Sunny Days in Heaven
Spiritual/Political/Philosophical Blog on the Nature of Truth and Falsehood and Heaven

Thursday, January 27, 2005  

Democracy Destroys Religion or just false religions?

The Belmont Club posts an inquiry into:

. . . that while there are two competing explanations for Islamic extremism, only one explanation is provided by the Islamic extremists themselves.

In the audio Zarqawi cursed democracy because it promoted such un-Islamic behavior as freedom of religion, rule of the people, freedom of expression, separation of religion and state, forming political parties and majority rule. Freedom of speech was particularly evil because it allowed "even cursing God. This means that there is nothing sacred in democracy."

The sick Zarqawi is probably right in wondering if Islam can survive liberal (classic sense) democracy.

Look at Judaism. It has fared very poorly in both America and Israel as far as being the dominant system of belief among Jews.

There are many reasons for this. Some will say secularization of Jews being a natural event. Others might point out that the tribal character of Judaism discourages prosyletizing and gaining adherents from outside the ethnic group; but the largest aspect of the matter, I believe, is that the confrontation of Judaism with Enlightenment principles, rational inquiry, and American pragmatism cuts the legs out from under Judaism.

An Islam which would be subjected to rational and free examination can't stand up to such scrutiny any more than Judaism can.

People, of course, defy reason all the time, but societies which have secular principles as their foundation do not easily maintain arguments based on authority which religions like Islam and Judaism tend to assert.

Christianity, though, which is based on an Absurd revelation seems marvelously equiped to survive secular rationalism. Christianity, although certainly dogmatic, is such after the fact. The fact being that individuals continually experience for themselves the revelation of Jesus as the risen God.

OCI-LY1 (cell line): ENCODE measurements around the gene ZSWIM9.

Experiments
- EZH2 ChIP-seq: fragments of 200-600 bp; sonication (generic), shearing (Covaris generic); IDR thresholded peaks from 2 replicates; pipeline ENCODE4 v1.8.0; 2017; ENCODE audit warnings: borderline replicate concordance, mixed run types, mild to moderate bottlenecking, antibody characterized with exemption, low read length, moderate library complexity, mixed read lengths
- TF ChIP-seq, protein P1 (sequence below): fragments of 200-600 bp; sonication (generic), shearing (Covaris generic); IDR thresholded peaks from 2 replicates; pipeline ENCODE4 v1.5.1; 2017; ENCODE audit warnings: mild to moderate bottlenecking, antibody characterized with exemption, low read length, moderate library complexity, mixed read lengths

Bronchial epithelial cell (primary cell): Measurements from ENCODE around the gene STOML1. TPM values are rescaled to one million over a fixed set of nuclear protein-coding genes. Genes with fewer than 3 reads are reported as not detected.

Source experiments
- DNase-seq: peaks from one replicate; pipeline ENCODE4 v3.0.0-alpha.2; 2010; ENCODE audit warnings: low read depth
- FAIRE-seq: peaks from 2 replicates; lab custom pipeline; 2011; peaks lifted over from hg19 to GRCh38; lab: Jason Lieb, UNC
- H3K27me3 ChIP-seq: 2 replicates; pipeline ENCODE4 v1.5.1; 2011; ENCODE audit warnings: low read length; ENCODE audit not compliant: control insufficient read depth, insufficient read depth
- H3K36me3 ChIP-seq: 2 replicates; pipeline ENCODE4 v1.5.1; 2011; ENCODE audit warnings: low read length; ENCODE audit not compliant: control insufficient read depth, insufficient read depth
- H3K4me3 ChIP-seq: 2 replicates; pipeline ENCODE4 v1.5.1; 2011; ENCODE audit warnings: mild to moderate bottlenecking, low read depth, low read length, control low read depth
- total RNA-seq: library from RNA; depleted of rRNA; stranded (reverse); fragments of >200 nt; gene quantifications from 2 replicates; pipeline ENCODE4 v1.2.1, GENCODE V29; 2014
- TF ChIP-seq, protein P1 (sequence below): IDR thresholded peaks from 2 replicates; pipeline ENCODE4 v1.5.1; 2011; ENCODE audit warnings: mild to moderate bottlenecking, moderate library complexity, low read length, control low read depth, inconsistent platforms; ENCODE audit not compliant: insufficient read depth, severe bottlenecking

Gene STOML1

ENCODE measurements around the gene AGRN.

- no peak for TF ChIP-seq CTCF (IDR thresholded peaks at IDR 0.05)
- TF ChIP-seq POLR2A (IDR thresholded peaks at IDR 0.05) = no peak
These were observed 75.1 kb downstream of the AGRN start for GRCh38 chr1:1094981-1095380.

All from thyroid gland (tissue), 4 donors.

Secular inquiry can argue about the reliability of texts, the mythical qualities in religious storytelling, the nature of God, and point out contradictions and inconsistencies in text and practice. It can demand proofs which cannot be produced.

Prove that Mohammed is God's prophet, for example; or that Moses really existed, or that the Jews wandered in the Sinai, and so on. While the demand from Christians to prove Jesus is God is just as daunting, the answer a Christian can make - because I've met him and I know it to be true - has a great challenge in it to the skeptic (not to the hostile one, though).

Thus, Christianity can bear the strain of a liberal democracy (and has) so much better than other religions. India today has a great problem with a reactionary Hinduism that fears disintegration from inroads by Christians. It has just begun to form a liberal democracy that promotes separation of religion and state.

When you begin to have Arab speakers in Muslim countries free to assail Mohammed as a charlatan, a pedophile, a murderer, a crackpot, a power mad polygamist and so forth -- what answer can Islam make? It can say - NOT SO! - in the loudest terms it can, but that is all it can say while invidious speakers insinuate their reasoning into the culture without fear of reprisal.

Islam cannot say - taste and see the goodness of Mohammed because he is dead and no longer speaks to anyone. They cannot point to the Koran without acknowledging the Koran is a mess. What kind of holy book written by God is one third grammatical gibberish?

Islam will probably exist for a long time to come but with ever diminishing influence if the Muslim world democratizes.

Some may ask about Turkey which has had a resurgence of Islam in politics, but it proves the point. It is a reaction by believers to the assault secularism makes on the religion, and seeks to stem the tide. Also, while governments are very incompetent and corrupt, religion with its moral principles maintains an appeal.

The Taliban were empowered by a need for order and better morals in Afghanistan. Governments which function poorly in providing essential services to its people will suffer religious spasms out of the frustrations and anger they generate in the people.

posted by Mark Butterworth | 10:59 AM |